The conference is hosted by Point Park University in Pittsburgh and the
Simon Trace is the CEO of the international development charity Practical Action, which works to help poor people in the developing world use technology to transform their lives.
Human development has gone hand-in-hand with technical change. Technology (defined for these purposes as both knowledge and tools) enables people to achieve well-being with less effort and drudgery, or at lower cost and with fewer resources. Technical innovation is essential for people to be able to make more effective use of the resources available to them and to respond to social, economic and environmental changes.
For those of us lucky enough to live today in one of the so-called “developed nations,” modern technology is so woven into the fabric of our daily lives that we barely notice how dependent we are on it. But remove even just one simple strand and things start to unravel very quickly, as a simple thought experiment demonstrates.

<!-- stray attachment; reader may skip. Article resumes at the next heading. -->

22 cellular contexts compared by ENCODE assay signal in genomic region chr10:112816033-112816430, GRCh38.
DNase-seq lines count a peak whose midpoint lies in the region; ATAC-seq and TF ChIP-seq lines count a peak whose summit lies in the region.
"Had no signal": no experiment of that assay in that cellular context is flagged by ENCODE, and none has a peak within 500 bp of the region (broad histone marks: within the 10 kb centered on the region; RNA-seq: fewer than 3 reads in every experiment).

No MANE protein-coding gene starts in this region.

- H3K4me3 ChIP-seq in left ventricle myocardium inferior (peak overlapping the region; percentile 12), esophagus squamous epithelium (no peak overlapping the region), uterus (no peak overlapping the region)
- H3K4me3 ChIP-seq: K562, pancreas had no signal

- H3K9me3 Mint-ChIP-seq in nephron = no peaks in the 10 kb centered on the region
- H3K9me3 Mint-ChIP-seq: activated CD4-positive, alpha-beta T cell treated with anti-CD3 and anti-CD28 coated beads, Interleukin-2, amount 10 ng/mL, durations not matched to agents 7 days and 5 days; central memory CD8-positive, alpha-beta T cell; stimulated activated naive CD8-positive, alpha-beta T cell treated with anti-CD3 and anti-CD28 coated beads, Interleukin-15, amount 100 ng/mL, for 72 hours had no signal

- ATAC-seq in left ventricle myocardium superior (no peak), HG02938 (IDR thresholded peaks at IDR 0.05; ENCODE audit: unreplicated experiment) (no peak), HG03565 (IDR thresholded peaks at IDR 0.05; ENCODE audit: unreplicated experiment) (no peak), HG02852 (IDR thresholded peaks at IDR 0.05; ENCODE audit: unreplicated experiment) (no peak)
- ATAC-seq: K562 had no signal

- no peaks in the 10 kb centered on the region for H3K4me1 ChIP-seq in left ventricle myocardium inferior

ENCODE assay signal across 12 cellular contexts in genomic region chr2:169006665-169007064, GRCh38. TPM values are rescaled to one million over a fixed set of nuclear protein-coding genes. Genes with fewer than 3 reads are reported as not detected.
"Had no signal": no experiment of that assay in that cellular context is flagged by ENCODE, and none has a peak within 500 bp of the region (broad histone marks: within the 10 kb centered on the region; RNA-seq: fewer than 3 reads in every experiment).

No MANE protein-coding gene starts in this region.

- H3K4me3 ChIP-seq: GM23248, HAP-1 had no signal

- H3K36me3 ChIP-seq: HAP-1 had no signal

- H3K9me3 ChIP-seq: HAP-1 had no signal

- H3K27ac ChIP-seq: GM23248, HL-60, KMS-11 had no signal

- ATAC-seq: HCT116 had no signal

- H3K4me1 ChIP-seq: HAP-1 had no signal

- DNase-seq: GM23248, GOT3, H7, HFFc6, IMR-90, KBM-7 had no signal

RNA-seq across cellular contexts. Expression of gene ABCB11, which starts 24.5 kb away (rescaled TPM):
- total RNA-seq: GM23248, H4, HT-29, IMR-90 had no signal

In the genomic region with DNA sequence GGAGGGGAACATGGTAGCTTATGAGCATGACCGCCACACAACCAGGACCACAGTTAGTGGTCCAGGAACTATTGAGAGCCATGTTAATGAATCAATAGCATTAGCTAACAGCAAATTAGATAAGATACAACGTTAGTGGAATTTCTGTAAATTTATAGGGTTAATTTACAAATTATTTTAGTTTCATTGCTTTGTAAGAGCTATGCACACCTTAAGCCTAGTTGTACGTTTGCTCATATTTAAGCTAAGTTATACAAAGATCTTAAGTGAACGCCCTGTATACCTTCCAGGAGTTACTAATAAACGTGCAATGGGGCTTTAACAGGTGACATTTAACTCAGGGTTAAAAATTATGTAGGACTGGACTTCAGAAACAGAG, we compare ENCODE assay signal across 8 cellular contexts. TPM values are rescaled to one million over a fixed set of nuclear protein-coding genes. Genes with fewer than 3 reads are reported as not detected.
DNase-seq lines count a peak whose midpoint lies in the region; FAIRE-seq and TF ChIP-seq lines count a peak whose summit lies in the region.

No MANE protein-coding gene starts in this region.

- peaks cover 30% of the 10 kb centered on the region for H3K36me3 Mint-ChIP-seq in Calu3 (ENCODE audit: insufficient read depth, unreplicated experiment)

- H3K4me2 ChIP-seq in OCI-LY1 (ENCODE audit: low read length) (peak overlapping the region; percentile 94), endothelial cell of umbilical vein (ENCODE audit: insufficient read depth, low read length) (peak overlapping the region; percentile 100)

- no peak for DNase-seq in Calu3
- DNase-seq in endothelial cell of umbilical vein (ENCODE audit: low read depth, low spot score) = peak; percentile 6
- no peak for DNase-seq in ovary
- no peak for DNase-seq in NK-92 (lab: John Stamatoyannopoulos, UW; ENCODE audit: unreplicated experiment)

The Tech Disparity
Try to replay the first two hours of your day after getting out of bed on a cold, dark winter’s morning in your mind. Then repeat the exercise imagining how you would have fared if you did not have an electricity or gas supply to your house, your neighborhood or your place of work. That’s how a third of humanity lives. One hundred and thirty-two years after Edison introduced the first commercially viable incandescent light bulb, 1.3 billion people are still living in darkness, with no access to electricity, and 2.7 billion still cook over open fires. Clearly we have a problem ensuring well-established technologies are made available to all who need them.